Design Suggestions was so far a section of the Bug_Reports_and_Design_Suggestions page, but with more suggestions coming in, it seems useful to have a separate page on Design Suggestions. [[Dorothee 21:02, 24 March 2009 (CET)]]
YOUR SUGGESTION 1. It should be possible to search for inflectional paradigms based on citation forms. Kristin
Fx it be possible to search for, PRES, PAST, IMP, etc. and get to see the different paradigms and the words (from the text) in citation form that belonged into the particular paradigms. (Then it should be possible to put one of the words into the paradigm (show this paradigm for ...(word) - and the paradigm would show the word for all the paradigm instances that is used in the text- without muliplying it when it is used more than once.)
It should also be possible to search for spatial words or temporal words and then get all Nspt and ADVspt - or all Ntmp and ADVtmp - in separated lists - the Ns together with the word they are tied to. All alphabetically with the citation form
Then it should be possible to search for VI and VT and the citation forms should pop up alphabetically.(Kristin)
YOUR SUGGESTION 2. Does typecraft need a layer for word categories? Ota
In descriptions in languages like Èdó, morpological and phonological processes interact in word formation. This implies that forms at the morpheme level may be different from forms at the word level as in the following example:
The example above illustrates how morphological and phonological processes influence tone derivation in Èdó with focus on a derived tone:the downstepped high tone. It is derived through the processes of vowel assimilation/elision and contraction, tone spreading and tone simplification, when a word ending with a high tone bearing syllable combines with a noun with an initial low tone bearing syllable across word boundaries.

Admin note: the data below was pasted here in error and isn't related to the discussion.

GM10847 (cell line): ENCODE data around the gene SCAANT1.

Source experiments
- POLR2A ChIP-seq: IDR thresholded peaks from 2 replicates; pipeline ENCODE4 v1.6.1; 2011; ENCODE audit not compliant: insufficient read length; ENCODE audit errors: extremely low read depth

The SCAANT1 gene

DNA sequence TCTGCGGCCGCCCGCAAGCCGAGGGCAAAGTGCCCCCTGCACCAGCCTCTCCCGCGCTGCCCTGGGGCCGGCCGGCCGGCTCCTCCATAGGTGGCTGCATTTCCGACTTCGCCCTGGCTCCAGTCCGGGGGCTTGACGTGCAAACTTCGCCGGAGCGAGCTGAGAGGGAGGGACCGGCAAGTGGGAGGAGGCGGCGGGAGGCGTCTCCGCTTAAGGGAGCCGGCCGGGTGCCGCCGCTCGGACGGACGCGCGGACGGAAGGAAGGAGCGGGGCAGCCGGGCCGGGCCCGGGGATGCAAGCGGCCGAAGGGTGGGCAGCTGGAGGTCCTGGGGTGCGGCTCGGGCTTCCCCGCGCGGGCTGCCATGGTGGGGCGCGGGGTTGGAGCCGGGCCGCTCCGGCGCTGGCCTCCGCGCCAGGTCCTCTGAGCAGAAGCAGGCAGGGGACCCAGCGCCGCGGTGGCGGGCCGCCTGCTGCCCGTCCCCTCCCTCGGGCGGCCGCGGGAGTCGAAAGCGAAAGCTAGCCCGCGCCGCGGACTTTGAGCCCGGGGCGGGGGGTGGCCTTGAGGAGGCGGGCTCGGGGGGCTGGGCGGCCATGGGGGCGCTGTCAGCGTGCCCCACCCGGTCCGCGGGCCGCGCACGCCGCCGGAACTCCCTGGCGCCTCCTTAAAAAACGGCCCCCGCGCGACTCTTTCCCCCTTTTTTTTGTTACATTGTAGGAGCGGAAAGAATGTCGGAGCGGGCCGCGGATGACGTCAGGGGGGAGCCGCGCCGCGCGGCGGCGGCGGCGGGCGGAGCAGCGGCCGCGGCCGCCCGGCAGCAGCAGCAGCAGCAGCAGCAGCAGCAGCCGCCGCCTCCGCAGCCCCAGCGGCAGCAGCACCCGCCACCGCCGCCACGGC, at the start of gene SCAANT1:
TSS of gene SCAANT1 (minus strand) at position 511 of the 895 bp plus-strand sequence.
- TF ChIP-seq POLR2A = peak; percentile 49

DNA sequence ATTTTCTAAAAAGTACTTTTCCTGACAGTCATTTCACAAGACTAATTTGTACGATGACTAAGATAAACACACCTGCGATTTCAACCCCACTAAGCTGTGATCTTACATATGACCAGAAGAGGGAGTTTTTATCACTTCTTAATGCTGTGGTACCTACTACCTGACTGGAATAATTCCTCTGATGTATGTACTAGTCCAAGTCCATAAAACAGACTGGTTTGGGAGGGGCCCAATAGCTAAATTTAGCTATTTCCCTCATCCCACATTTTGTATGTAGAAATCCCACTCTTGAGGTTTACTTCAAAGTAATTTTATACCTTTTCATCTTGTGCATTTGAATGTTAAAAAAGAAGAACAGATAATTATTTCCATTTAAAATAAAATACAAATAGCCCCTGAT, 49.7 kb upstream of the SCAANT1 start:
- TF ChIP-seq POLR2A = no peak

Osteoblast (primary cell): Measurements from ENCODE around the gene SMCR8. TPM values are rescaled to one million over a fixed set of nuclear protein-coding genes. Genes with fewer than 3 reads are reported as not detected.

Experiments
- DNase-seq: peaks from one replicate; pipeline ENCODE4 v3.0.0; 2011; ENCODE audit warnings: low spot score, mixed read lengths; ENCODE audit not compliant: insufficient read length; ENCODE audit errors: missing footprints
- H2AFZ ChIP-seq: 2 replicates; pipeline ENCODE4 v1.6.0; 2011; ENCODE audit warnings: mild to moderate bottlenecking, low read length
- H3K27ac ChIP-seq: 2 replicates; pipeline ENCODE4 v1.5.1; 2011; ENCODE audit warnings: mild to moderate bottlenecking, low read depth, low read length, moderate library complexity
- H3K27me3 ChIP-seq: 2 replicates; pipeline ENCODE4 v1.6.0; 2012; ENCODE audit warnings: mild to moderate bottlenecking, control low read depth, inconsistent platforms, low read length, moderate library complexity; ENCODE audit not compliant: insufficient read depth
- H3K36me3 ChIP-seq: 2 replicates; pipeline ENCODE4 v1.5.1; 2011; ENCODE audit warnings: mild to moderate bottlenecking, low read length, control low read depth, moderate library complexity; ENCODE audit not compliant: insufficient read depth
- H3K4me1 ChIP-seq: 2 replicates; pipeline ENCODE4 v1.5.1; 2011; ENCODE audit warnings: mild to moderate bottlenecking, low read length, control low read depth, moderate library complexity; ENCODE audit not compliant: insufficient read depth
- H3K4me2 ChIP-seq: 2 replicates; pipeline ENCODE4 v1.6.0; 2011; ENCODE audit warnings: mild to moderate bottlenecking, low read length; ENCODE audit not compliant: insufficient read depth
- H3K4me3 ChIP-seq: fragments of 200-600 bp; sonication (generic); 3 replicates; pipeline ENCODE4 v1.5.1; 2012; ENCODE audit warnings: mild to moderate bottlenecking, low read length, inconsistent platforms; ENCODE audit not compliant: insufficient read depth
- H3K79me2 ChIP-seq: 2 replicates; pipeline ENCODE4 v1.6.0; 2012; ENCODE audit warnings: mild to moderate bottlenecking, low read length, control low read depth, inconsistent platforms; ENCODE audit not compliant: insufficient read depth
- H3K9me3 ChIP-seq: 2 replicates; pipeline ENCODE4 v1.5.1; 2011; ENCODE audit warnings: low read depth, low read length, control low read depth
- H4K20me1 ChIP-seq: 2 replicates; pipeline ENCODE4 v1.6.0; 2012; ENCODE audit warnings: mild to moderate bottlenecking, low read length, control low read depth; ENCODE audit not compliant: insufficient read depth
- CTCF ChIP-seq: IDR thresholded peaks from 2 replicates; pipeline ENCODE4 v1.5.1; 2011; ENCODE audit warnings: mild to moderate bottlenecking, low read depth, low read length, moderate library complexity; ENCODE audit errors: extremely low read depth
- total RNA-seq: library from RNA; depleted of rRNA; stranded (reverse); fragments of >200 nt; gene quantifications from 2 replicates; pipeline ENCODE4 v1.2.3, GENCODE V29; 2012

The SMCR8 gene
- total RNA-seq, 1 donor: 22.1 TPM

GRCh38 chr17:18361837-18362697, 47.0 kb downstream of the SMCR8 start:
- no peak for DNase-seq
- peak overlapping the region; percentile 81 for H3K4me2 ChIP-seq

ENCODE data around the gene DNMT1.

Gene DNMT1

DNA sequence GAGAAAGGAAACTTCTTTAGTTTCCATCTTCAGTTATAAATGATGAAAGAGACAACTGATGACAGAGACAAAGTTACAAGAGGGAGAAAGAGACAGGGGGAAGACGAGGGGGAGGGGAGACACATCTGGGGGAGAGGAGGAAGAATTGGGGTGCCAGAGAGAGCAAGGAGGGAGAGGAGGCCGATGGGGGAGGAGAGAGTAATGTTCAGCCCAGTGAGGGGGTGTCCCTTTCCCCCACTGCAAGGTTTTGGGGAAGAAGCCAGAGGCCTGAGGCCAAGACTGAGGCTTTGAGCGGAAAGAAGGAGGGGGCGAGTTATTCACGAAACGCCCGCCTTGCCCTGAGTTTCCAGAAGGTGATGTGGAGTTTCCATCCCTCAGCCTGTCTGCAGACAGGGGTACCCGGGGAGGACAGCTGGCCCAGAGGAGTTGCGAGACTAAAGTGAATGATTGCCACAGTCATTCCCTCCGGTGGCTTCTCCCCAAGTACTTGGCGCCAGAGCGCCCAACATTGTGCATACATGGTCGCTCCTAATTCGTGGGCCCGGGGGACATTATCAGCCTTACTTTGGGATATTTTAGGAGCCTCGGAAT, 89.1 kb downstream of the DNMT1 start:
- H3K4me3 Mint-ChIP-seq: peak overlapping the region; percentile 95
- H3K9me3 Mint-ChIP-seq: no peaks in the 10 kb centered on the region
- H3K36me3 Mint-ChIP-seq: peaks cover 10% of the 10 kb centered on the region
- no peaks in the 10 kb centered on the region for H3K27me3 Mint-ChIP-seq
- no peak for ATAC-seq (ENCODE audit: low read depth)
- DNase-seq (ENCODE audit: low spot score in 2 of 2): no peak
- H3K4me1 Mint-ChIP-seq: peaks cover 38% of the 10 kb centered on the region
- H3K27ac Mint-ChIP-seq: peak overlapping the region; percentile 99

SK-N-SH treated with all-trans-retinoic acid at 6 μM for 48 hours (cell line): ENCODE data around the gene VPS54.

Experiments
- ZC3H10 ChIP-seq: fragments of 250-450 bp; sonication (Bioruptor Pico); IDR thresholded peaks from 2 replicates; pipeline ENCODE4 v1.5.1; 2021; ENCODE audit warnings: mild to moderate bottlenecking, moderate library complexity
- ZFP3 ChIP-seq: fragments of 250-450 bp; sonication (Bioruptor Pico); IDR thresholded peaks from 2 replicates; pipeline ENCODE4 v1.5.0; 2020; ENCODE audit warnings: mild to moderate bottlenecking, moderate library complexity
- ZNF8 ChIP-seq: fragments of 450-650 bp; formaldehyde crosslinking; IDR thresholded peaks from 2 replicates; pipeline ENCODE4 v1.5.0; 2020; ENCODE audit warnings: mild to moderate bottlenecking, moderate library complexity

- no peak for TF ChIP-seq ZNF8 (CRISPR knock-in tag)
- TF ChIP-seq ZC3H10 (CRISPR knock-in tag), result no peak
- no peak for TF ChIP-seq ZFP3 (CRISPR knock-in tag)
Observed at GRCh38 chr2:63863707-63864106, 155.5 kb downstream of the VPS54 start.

To accurately describe this process, I have had to use the free translation slot to represent the morpheme level. This is necessary because the tonal realization are different for both levels.
A similar observation applies to some syntactic processes such as the formation of some pronouns as in the following example:
Here the final vowel of pronoun nè is elided and no tone simplification process takes place. Also, the part of speech information for the initial morpheme of the pronoun nè (prep)+érèn (3SG.OBL) is different from the output word nérèn which is of type PRON.I have had to use the meaning slot to represent part of speech information of the morpheme that is different from the part of speech of the resultant word.